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I thought of phoning Whitaker with my discoveries, but something still wasn't right. It all seemed too easy.

That’s when the cops showed up. They knocked twice, for politeness sake, but they were inside before I could say, "Who's there?''

There were two of them. The older guy took a step toward me. He looked worn out, the way you look after 35 years of walking the beat and all you want is some shut-eye.

"You Crockett?''

"Yeah.''

The younger cop exploded, giving me a shove that crushed my cigarettes."Stop playing footsie with Murphy. Let me work him over, Murphy. I'll get some answers out of him.''

The young one was the kind of guy who would boil his mother's cat if mom served up skim milk instead of 2 percent. The type who would put a pound of lead in the cantor if he slipped over the Torah reading.

"Go back to the car, Thoreau,'' Murphy said wearily.

Young Thoreau left my office.

"I hear you're a friend of Titus Whitaker's,'' Murphy said.

"He hired me to look into Muriel Forest's murder, but I read in the morning friendly that you boys have that one all sewed up.''

"There's somebody who'd like to see you, Crockett.''

"I was just about to go down to the five and dime for a tempe burger and a black coffee. Ask your friend to phone my girl for an appointment.''

"How about an appointment now?'' he said, pointing the business end of a .44 my strike zone.

I didn't argue. In my business, one strike can mean you're out.


In truth, I was glad to be out of the office. Murphy, young Thoreau and I piled into a late-model Acura, Thoreau behind the wheel and Murphy in the back seat with me. Thoreau gunned the import into traffic while keeping a watchful eye on me through his rear-view mirror. Nobody said anything and it gave me plenty of time to look at the scenery.

We were heading away from the beach and into the mountains. Thoreau pulled off the main road onto an old dirt track. It ended at an electronically controlled gate, behind which stood an immense colonial mansion. The gate opened and Thoreau moved the vehicle along the driveway to the front door.

"I didn't know the police also doubled as a taxi service,'' I cracked wise as we went inside.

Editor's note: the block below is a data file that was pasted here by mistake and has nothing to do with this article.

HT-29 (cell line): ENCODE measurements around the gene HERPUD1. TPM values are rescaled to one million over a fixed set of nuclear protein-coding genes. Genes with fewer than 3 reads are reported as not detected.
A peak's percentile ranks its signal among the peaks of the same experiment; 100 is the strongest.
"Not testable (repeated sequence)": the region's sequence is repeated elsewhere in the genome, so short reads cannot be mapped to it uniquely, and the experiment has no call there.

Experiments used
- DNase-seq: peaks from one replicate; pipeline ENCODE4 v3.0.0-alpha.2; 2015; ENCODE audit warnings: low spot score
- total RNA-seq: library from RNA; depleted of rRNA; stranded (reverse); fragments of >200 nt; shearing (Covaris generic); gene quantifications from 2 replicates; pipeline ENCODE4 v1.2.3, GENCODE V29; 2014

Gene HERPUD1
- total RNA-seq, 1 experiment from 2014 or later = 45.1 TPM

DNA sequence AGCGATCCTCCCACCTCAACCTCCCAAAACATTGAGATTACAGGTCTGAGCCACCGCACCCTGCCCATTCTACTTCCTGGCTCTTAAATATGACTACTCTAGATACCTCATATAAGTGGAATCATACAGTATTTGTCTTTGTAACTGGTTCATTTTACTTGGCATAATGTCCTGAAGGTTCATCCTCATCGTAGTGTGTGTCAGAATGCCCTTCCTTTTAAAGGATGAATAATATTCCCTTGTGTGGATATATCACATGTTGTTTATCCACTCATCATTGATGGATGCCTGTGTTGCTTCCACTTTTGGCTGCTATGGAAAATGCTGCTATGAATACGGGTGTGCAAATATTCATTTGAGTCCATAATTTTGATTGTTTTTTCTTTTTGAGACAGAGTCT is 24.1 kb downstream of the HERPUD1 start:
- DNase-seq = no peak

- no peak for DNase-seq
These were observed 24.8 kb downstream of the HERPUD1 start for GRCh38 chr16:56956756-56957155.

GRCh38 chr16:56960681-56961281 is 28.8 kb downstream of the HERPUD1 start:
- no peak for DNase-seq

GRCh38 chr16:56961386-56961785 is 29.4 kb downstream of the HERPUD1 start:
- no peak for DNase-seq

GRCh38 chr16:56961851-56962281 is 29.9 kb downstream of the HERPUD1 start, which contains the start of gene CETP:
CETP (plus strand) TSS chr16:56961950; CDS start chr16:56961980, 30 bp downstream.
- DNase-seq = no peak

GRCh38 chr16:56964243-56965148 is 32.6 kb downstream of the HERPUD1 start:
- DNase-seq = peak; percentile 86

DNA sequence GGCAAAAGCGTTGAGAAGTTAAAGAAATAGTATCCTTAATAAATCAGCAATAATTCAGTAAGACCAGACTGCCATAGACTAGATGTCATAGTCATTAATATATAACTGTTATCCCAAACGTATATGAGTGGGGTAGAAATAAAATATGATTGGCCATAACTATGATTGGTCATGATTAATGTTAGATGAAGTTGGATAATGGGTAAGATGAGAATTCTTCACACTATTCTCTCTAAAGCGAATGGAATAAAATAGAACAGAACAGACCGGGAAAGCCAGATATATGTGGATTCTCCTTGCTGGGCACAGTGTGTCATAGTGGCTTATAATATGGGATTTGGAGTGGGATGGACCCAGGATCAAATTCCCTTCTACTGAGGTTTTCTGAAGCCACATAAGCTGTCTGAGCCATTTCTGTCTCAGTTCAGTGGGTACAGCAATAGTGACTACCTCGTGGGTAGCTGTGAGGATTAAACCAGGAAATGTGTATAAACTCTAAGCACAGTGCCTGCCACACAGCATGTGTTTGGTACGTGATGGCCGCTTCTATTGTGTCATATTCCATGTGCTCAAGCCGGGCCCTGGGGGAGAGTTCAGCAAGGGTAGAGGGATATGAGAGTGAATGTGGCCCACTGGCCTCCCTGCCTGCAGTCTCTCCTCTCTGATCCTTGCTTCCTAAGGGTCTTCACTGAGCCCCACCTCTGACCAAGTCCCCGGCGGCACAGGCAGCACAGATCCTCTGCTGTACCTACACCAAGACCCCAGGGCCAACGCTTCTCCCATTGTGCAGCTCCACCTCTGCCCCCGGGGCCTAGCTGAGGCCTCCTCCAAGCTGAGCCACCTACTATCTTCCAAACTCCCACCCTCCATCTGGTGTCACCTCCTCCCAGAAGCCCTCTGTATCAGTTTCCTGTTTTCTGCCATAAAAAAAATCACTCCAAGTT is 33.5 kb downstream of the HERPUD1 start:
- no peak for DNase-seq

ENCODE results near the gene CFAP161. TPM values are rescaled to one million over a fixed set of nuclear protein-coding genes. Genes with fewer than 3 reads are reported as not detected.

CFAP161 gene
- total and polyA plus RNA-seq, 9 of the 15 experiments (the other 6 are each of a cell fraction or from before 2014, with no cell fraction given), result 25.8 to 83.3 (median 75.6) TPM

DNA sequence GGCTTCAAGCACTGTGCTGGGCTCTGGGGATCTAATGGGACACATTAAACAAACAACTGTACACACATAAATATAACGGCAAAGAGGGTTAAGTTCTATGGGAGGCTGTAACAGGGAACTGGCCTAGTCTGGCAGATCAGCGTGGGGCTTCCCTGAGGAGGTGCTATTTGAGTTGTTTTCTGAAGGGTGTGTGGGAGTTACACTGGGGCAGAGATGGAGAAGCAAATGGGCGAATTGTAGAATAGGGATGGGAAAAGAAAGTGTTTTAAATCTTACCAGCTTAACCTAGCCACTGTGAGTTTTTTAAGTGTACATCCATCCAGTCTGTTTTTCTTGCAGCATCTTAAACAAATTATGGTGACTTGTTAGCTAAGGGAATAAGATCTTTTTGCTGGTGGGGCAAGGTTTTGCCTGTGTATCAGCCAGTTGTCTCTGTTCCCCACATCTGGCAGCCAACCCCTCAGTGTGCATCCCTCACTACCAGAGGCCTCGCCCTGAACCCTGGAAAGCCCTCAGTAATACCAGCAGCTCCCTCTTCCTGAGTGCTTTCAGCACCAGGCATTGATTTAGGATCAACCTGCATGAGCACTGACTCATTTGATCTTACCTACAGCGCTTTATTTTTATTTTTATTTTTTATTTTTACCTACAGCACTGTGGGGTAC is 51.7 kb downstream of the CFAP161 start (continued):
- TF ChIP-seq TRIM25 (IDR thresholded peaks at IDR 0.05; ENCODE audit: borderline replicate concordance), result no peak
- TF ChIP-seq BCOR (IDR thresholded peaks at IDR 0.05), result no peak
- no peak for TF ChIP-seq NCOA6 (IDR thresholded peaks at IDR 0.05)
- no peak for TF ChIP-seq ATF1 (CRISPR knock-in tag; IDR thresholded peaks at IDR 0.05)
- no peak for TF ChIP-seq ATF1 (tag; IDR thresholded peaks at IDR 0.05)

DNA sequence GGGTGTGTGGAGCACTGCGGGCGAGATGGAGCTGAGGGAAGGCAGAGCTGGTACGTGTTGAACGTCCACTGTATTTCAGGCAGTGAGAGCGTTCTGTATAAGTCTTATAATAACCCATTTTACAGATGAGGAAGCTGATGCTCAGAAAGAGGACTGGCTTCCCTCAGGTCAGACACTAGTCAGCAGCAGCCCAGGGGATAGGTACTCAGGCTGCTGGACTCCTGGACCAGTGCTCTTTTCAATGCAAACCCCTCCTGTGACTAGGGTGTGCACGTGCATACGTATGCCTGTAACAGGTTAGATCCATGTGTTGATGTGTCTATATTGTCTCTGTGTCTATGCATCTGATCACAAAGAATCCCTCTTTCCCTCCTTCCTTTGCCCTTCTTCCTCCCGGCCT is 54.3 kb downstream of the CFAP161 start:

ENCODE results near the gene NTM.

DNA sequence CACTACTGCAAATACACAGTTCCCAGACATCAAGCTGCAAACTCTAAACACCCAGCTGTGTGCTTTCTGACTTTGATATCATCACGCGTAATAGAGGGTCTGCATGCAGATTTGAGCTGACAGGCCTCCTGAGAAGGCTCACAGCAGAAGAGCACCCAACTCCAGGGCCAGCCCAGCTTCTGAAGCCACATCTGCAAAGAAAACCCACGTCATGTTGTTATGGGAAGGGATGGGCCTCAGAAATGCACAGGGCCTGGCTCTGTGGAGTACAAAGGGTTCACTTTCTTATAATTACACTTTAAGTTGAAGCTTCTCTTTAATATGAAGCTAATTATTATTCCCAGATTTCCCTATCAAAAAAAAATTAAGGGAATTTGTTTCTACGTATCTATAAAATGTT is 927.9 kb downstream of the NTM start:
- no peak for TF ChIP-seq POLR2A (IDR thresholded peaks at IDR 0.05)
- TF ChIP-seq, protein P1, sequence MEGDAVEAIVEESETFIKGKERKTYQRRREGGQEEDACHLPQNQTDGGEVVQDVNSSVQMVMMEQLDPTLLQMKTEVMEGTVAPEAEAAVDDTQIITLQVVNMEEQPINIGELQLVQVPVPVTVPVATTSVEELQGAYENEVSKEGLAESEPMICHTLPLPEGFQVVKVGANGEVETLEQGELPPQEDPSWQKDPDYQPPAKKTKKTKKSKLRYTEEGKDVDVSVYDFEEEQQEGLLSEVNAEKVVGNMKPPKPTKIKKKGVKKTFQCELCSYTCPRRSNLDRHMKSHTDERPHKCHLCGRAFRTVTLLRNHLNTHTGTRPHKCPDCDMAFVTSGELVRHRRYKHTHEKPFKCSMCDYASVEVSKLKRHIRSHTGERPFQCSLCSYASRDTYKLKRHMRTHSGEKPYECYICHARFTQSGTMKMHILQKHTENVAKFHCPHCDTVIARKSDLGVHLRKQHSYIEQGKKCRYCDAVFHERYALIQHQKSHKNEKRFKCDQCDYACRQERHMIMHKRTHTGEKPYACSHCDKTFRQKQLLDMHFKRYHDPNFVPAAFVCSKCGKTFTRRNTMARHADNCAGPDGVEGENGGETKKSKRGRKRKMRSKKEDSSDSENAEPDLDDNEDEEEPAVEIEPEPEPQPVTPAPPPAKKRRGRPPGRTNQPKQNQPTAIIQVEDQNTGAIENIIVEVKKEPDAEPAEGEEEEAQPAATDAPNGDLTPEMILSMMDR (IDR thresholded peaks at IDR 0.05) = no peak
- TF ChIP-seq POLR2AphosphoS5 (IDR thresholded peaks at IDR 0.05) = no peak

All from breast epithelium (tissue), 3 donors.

"We do if the price is right,'' Murphy said.

They led me through a series of sumptuous rooms, then up a couple flights of stairs, down a hallway, through a passageway and into an elevator. The doors shut and we descended as the machine's motor purred.

When we reached the bottom we walked through some more rooms, out intricately carved French doors, across a magnificent Chinese garden, until we came to some more French doors, tracked mud across a sumptuous Persian carpet, went down a couple flights of stairs and turned through several hallways appointed with Louis XIV furnishings. It was clear my new friends had no idea where they were going.

"Let's take the service elevator down,'' Thoreau suggested.

"No, I think we need to catch the moving sidewalk,'' Murphy countered.

"Where exactly is our destination?'' I lit an Old Gold.

"That's for us to know and you to find out,'' Thoreau said with a hint of menace. But he seemed to have lost most of his conviction somewhere between the wine cellar and the hall of mirrors.

While the two cops consulted a map, I wandered off. A nearby communicating door led to the vestibule where we had entered a quarter of an hour earlier. The butler was waiting for us. I whistled and the boys caught up.

The butler led us into a room off the foyer we hadn't seen before. A man faced the window, a silhouette to the mid-afternoon sun.

"Welcome, Mr. Crockett,'' he said, turning. He was of medium height, with black hair and a moustache. Narrow eyes and mouth and an undistinguished nose. His suit fit him just so, but no better. At first glance, there was nothing unique about the man facing me, except the scar that ran long and deep, like a railroad through a gorge, across his right cheek.

An uneasy silence hung over the room, and I realized everyone was waiting for me to finish making these mental notes.

"We brought him, just like you asked, Dr. Vector,'' Murphy said.

"Scotch and water, Mr. Crockett?'' my host said as he put a glass of scotch and water in my hand. I could tell this Dr. Vector was a man used to having things his way.

"Yes, thank you, Dr. Vector, is it?''

"Dr. Victor Vector.''

"Victor Vector?''

"Victor Vector.''

The echo was even worse in the mountains.

"And now that I've done something for you,'' he said, eyeballing my glass, "I'd like to ask you a favor.''

"What would that be?'' I took a nip.

"Mr. Crockett, I would like you to bring me a poodle.''

"Well, Dr. Vector, I get a C-note a day plus expenses. You'd do better to ask one of the boys here to take the squad car down to Poodle Emporium.''

"No, it's a particular poodle I want.''

"They can follow directions,'' I said and immediately recalled the safari through Vector's house.

"Let me come to the point.'' Vector's voice suddenly had an edge to it. It matched his scar. "I want Muriel Forest's poodle.''

"The dead woman? I know all about that case.''

"I'm afraid that neither the morning paper nor the unfortunate Titus Whitaker gave you the full story.''

"Care to fill me in?''

"With pleasure.'' Vector offered me one of his sumptuous Ming Dynasty recliners.

"One request,'' I said as I parked my keister in the Corinthian leather. "Can we do this without the Greek chorus?''

Vector threw a stern look at Murphy and young Thoreau and they passed out of my sight toward the door. When I heard the slam, Vector began his singular narrative.

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